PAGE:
Tony Gilroy’s screenplay consistently increases the ante with Dr. Luthan snooping around certain dark rooms because no one can or will bother to answer his questions about Claude’s missing corpse, but I wished it has less scenes of suggestive romance between our protagonist and a nurse (Sarah Jessica Parker). While Grant and Parker are convincing in their roles, the romantic angle feels forced and ultimately distracts from the mystery and thrills. It does not help that there is a drought of chemistry between the actors when they give each other too knowing dreamy looks.

I would rather have seen more of Dr. Myrick (Gene Hackman) and the methods of his research. At times, the material challenges us whether the nature of his work makes him the villain of the piece. After all, there is no denying that he just hopes to give people with severe spinal injuries a chance to be able to go on with their lives again.

Directed by Michael Apted, “Extreme Measures” poses interesting questions about ethics and morals in medicine and research. Though most are left unanswered, it is most understandable. The answers that matter most are sometimes found in ourselves and they may not necessarily be so easy to come to terms with.

Love Actually


Love Actually (2003)
★★★★ / ★★★★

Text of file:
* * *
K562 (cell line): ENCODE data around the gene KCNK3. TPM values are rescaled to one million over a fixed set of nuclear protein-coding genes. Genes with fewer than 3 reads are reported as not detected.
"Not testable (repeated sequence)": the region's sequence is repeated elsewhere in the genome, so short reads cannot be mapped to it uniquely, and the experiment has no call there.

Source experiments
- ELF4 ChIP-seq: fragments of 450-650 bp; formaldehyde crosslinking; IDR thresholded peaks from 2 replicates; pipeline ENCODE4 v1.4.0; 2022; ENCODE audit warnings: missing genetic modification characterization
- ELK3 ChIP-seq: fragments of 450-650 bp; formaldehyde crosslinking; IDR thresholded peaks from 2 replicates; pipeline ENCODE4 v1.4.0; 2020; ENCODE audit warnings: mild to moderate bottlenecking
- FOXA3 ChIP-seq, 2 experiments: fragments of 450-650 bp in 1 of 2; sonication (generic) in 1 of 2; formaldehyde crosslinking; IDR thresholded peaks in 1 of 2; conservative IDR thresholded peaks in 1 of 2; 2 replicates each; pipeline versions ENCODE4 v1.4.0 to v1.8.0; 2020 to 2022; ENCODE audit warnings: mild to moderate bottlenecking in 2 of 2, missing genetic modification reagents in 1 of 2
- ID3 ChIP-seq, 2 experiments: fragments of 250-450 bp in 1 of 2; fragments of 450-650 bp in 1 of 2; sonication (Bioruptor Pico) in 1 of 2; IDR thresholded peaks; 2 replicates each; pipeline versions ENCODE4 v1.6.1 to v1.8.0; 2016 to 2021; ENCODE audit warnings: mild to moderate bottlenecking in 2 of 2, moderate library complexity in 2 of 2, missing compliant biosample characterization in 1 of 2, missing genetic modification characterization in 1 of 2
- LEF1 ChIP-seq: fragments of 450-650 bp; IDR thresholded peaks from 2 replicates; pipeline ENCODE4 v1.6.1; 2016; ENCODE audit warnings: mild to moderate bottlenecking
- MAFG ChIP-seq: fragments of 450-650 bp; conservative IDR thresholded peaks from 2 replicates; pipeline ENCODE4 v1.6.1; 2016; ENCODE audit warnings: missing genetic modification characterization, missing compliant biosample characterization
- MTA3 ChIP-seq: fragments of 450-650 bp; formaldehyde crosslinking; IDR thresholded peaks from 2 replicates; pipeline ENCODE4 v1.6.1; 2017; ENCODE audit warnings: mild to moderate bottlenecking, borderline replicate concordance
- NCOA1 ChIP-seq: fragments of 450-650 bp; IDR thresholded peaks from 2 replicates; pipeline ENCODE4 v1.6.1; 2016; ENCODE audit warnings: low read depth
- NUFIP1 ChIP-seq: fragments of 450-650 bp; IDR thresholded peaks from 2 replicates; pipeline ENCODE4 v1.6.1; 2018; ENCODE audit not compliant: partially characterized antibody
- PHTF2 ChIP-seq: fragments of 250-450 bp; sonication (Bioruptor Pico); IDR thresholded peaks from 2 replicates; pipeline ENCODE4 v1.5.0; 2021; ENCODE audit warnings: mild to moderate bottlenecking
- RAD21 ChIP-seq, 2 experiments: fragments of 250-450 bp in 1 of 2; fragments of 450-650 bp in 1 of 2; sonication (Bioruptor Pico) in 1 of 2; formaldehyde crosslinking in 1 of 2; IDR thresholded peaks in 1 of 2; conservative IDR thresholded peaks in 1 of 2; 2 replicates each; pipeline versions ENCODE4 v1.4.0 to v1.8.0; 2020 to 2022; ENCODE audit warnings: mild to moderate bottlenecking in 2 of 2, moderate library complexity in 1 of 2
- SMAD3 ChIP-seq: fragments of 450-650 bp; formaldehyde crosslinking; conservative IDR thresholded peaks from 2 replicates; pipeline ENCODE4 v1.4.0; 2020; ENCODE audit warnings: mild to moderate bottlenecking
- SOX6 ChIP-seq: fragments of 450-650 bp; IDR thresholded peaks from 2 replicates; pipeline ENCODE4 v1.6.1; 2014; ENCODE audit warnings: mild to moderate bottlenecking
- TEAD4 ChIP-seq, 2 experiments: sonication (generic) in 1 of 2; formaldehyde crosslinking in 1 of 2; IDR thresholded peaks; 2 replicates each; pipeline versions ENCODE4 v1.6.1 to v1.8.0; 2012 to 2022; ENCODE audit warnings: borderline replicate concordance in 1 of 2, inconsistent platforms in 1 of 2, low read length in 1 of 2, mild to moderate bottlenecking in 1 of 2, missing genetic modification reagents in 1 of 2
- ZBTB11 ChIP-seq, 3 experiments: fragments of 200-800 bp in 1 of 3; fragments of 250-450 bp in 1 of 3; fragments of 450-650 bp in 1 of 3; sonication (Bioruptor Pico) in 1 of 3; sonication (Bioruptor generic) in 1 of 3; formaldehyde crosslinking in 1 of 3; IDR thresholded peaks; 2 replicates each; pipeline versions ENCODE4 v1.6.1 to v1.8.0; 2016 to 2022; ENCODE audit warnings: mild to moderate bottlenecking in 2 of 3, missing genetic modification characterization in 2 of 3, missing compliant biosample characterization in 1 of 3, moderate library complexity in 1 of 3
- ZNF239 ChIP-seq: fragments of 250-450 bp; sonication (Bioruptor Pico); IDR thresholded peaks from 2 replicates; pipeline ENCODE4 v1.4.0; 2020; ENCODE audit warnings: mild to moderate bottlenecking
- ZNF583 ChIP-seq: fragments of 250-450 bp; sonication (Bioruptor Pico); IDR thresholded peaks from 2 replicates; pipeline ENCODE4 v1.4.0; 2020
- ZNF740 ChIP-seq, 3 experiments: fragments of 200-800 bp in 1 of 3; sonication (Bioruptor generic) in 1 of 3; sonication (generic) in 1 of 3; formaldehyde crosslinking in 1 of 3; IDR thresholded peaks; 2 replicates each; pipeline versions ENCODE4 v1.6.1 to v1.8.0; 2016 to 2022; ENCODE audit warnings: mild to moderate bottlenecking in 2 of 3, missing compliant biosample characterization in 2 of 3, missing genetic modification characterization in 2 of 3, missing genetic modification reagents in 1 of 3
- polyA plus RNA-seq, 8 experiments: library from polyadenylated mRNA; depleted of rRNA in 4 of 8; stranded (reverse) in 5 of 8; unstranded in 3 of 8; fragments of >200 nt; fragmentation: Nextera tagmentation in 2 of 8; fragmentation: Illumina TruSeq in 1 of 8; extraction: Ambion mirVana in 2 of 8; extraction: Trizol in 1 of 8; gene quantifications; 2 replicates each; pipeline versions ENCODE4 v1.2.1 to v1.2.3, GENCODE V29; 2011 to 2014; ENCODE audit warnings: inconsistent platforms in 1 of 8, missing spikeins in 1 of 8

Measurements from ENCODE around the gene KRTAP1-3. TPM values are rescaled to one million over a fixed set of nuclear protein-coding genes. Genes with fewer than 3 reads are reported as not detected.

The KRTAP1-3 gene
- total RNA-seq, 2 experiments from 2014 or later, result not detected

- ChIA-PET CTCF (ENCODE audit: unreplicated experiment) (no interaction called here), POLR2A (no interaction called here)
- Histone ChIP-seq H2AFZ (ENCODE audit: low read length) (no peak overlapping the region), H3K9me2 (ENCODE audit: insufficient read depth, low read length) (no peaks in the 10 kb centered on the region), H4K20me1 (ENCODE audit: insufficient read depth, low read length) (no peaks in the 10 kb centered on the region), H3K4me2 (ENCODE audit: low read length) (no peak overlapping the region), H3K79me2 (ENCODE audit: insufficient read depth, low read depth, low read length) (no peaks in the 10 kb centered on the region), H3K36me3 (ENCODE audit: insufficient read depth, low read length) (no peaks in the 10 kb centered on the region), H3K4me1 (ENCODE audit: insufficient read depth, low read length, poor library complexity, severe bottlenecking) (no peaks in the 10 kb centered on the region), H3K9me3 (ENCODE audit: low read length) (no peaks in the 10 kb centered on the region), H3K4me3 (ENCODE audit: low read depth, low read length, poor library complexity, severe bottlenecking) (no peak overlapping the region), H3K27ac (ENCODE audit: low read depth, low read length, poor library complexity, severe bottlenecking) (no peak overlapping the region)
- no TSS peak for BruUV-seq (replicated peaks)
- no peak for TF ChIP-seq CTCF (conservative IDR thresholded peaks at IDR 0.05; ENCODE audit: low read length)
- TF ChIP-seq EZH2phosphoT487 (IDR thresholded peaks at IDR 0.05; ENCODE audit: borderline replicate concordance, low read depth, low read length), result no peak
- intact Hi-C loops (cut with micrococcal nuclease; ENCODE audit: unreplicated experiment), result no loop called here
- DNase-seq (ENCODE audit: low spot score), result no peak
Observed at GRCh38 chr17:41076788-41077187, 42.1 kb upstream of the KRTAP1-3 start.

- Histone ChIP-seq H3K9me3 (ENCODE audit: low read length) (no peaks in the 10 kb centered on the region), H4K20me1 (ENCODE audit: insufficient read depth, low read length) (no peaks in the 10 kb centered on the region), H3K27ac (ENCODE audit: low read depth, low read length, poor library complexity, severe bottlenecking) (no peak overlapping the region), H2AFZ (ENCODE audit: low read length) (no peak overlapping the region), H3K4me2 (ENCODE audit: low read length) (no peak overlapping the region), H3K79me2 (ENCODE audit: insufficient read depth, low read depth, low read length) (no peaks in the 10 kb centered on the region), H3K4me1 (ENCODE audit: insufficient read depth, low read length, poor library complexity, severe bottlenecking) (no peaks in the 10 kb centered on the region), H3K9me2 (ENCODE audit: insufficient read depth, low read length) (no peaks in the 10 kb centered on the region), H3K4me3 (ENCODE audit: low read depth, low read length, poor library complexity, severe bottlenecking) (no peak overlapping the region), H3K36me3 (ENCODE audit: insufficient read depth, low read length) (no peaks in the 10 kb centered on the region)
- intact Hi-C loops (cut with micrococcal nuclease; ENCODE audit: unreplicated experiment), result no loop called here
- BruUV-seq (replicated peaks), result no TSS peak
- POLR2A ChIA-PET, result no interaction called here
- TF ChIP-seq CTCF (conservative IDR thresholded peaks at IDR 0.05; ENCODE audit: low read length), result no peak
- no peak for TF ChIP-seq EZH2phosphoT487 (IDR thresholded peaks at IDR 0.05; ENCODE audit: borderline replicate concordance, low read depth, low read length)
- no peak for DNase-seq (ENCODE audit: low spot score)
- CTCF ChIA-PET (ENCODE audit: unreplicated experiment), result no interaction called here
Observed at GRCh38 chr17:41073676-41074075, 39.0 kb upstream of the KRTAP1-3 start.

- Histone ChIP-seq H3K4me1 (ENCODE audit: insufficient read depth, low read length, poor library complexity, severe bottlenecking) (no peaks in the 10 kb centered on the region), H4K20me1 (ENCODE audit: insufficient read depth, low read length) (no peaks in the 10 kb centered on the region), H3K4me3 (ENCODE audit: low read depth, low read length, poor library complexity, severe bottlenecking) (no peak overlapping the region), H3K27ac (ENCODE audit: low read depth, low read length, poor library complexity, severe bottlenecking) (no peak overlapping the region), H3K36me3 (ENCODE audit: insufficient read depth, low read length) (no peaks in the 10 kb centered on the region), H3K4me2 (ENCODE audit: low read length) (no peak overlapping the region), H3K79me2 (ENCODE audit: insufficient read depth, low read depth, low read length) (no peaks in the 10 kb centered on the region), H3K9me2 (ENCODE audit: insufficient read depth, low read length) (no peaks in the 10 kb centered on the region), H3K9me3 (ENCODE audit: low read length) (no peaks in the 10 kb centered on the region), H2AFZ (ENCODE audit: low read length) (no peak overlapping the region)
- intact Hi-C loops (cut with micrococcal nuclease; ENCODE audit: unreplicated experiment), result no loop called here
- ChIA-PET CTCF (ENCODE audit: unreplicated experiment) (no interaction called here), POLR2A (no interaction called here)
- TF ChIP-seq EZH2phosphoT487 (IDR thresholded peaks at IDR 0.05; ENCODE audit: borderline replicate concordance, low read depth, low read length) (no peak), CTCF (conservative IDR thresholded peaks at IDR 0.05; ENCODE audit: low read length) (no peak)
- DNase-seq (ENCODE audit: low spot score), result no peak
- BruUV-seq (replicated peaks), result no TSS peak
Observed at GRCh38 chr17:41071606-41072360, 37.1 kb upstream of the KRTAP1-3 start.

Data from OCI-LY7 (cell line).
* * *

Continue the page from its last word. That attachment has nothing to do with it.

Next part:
Written and directed by Richard Curtis, “Love Actually” followed nine stories of people in love, which did not necessarily have to be in connection with romance, prior to and during Christmas. “Love Actually” is one of those films I feel the need to watch around early December to get me in the mood for the chilly holidays. It is also one of those movies that I decide to watch whenever I’m in a bad mood because it never fails to make me smile. Out of the nine storylines, two of them were uninteresting compared to the rest. Kris Marshall’s character believing that he’d only get sex in America because he claimed that British girls were snobs was good for one laugh but the rest of his scenes felt as desperate as he was. Meanwhile, Colin Firth playing a broken-hearted author felt too Nicholas Sparks for me and, aside from when he finally had the courage to ask the woman he believed he loved to marry him in broken Portuguese, the pace was too slow compared to the other vignettes. The three best stories involved Bill Nighy as a rockstar who would say and do anything to get his song to be the number one hit on Christmas (I loved the line when he advised kids not to buy drugs, that they should instead aspire to become pop stars so they could get drugs for free–hilarious!), Emma Thompson and Alan Rickman’s crumbling marriage, and Laura Linney’s struggle between taking care of her ill brother and finally making a move on Rodrigo Santoro after years of pining over him. Those three were very different from one another but they worked side-by-side because, while each was about love or passion, there was genuine sadness in each situation so we laughed more when something surprising or cute happened. The other four stories ranged from mediocre to barely above average. Hugh Grant as the quirky Prime Minister falling for the coffee girl (Martine McCutcheon) who everyone thought was fat was cute but ultimately superficial, the two pornographic actors (Heike Makatsch, Martin Freeman) were slightly amusing because they were awkward to watch but nothing more, Liam Neeson as a stepfather of a boy (Thomas Sangster) whose mother just died was incredibly sappy (but was somewhat saved by the “Titanic” scene), and Andrew Lincoln secretly pining (via exuding very negative energy) for his best friend’s wife (Keira Knightley) lacked edge and real drama. But I do have to say that, out of all the characters, I can relate with Lincoln’s character most because I usually act the same way as him with someone I like. I think he said it best: It’s self-preservation. But nevermind the film’s shortcomings. The clichés were abound but there were enough changes to the formula to keep me interested and, more importantly, laughing from start to finish. For a movie that runs for over two hours, it was relatively efficient with its time. If you’ve ever loved someone despite their imperfections, that is tantamount to how I feel toward this romantic comedy. To me, it is perfect.